When President Ronald Reagan met Mikhail Gorbachev in Geneva in November 1985, he whispered to the Soviet leader: “I bet the hard-liners in both our countries are bleeding when we shake hands.”
Reagan had a point. His inclination to negotiate with the Evil Empire left many of his conservative friends aghast. In an otherwise affectionate assessment of the 40th president’s tenure, my Washington Post colleague George Will said that Reagan “accelerated the moral disarmament of the West...by elevating wishful thinking to the status of political philosophy.”
Further right, the conservative activist Howard Phillips accused Reagan of being “a very weak man” who had become “a useful idiot for Kremlin propaganda.”
Iran is not the Soviet Union. But the Reagan legacy is worth pondering to understand why after the Iran nuclear deal was announced so many of President Obama’s critics leapt to conclude that the accord, as House Speaker John Boehner said, would “only embolden Iran – the world’s largest sponsor of terror.” Many of the president’s supporters were just as fast in backing him.
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No doubt the instant responses can be explained by partisanship and whether the responder has faith in Obama. But these reactions also had much to do with attitudes toward the proper approach to an adversary.
Are negotiated deals ever to be trusted? Is hope that a hostile regime might transform itself always wishful thinking? Is avoiding war a legitimate goal, or is every negotiation a repetition of Munich and every promise of “peace in our time” shortsighted?
Those of us inclined to support what Obama and Secretary of State John Kerry have achieved answer these questions with a combination of Reaganite practicality and Reaganite hopefulness.
It’s worth remembering that Reagan’s willingness to bargain with Gorbachev weakened hard-liners in the Soviet Union, creating the opening for its collapse. And there are parallels between the approaches that both Reagan and Obama took to a problematic foe. The Gipper was tough, and the Soviet Union realized it could not keep up with American defense spending. Gorbachev came to the table. Obama got our allies to impose much tougher sanctions, and Iran came to the table.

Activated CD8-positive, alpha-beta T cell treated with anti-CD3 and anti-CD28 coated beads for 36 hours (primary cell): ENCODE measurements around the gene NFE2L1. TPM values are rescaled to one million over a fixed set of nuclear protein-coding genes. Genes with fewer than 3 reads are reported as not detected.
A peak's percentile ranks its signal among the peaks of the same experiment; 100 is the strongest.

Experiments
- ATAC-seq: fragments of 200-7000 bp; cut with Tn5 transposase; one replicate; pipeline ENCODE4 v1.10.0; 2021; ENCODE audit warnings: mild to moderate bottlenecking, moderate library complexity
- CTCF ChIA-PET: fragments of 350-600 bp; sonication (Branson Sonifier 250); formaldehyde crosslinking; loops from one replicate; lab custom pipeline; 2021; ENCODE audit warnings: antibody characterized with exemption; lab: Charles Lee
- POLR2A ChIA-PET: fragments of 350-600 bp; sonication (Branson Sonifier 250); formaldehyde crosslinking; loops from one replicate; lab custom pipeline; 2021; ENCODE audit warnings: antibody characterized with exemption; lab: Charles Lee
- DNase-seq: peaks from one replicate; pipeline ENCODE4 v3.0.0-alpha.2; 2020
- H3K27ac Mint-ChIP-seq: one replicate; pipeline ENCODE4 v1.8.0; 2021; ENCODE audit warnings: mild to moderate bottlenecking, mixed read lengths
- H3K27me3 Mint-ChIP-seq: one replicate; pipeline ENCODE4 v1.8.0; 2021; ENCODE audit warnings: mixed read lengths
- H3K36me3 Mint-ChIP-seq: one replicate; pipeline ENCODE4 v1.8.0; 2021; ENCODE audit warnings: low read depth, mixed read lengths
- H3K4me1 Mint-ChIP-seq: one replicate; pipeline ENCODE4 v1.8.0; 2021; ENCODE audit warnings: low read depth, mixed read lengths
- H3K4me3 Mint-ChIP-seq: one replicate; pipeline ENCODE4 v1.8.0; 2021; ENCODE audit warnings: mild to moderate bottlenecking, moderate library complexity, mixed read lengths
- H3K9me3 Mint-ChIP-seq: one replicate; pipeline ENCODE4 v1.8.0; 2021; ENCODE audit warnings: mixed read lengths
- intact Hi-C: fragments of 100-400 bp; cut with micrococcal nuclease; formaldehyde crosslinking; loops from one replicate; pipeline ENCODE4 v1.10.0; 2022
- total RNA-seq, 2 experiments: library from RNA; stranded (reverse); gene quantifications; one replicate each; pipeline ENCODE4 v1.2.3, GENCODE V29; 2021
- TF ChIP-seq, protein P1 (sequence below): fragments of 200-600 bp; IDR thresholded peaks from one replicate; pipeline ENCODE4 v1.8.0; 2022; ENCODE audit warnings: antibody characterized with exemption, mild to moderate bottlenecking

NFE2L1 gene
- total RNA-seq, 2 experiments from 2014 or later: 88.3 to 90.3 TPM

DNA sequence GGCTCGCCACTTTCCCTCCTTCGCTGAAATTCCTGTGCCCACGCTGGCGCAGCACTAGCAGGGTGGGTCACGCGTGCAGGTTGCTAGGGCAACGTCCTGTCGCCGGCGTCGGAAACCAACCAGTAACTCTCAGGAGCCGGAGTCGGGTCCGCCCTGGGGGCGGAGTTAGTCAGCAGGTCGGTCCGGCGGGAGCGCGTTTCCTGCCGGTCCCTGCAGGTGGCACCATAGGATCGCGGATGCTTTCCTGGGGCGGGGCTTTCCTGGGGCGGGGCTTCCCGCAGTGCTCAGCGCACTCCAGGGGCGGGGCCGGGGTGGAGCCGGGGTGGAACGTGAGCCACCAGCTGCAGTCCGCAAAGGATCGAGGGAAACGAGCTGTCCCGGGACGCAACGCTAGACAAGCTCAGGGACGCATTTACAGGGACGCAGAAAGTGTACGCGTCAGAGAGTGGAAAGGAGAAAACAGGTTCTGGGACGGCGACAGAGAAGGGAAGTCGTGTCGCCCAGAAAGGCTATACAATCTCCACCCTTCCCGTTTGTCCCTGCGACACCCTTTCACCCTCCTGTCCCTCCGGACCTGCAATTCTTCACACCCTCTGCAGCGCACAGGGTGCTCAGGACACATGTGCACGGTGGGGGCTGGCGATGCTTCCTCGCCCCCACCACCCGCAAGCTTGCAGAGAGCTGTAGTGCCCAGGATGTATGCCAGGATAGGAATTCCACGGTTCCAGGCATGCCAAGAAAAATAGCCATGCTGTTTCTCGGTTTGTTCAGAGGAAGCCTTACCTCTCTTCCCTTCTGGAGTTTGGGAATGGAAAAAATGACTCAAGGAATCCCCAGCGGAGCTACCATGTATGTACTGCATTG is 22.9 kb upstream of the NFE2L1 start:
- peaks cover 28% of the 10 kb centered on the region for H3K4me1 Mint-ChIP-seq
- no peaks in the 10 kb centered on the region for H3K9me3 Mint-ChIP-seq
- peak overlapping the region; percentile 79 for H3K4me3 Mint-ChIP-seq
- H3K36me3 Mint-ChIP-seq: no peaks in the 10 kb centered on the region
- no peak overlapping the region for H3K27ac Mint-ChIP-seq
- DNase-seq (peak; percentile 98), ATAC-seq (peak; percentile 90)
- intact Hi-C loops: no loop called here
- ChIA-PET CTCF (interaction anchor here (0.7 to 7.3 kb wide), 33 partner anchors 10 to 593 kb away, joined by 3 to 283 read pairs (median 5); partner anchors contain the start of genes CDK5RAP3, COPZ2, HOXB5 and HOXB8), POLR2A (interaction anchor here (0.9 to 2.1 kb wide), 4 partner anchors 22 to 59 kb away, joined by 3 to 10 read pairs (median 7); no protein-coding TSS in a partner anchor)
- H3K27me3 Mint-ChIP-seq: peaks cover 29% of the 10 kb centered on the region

There is no way of knowing if this deal will lead to a transformation inside Iran, and there are legitimate doubts that it will. But Reagan’s skeptics were also insistent that the Soviet Union could never change or fall. Obama is now making a comparable wager.
Critics of this agreement fear that it will keep Iran from getting a nuclear weapon for “only” 10 years. But walking away wouldn’t buy us more time. Former Undersecretary of State Nicholas Burns noted that, absent a deal, “the ayatollahs would have been just a month or two away from a weapon.”
If the administration had torpedoed these talks, our partners would have been hard-pressed to maintain the current sanctions, let alone toughen them. The United States will now need to be vigilant in containing Iran. But, again, Reagan – like every president from 1945 forward – successfully contained the Soviet Union.
Three days after the Senate approved the Intermediate-Range Nuclear Forces Treaty in May 1988, Reagan was optimistic at Moscow University. “We may be allowed to hope,” he declared, “that the marvelous sound of a new openness will keep rising...leading to a new world of reconciliation, friendship and peace.”
Obama was far from being as ebullient about Iran at his news conference Wednesday. But like Reagan, he’s willing to take a chance that reaching our goals through negotiation can be wiser than alternatives.
E.J. Dionne Jr. is a columnist for the Washington Post.